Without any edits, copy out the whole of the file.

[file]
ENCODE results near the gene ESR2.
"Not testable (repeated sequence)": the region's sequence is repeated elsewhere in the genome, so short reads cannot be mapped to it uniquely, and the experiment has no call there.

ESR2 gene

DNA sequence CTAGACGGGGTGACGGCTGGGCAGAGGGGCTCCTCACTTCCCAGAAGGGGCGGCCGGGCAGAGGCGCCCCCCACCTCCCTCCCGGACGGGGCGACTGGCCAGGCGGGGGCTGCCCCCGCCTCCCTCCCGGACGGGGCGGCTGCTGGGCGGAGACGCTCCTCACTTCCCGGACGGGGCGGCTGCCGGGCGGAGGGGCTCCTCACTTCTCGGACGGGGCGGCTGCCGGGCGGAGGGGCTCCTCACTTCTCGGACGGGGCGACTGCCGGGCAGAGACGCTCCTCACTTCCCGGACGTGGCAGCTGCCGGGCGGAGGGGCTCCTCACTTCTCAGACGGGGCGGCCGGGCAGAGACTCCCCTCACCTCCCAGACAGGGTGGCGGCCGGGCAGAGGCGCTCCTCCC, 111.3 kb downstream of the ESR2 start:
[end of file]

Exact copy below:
ENCODE results near the gene ESR2.
"Not testable (repeated sequence)": the region's sequence is repeated elsewhere in the genome, so short reads cannot be mapped to it uniquely, and the experiment has no call there.

ESR2 gene

DNA sequence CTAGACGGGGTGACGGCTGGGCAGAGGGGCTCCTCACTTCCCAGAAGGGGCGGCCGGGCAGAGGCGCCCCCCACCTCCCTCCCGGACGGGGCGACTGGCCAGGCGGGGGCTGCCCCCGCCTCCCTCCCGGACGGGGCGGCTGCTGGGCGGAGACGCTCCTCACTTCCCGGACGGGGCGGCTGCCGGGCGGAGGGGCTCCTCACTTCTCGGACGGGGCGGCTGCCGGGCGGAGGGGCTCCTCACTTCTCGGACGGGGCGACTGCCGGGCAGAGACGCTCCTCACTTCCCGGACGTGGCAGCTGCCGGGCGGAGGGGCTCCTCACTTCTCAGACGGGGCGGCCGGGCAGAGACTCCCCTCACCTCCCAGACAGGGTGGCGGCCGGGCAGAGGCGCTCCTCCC, 111.3 kb downstream of the ESR2 start: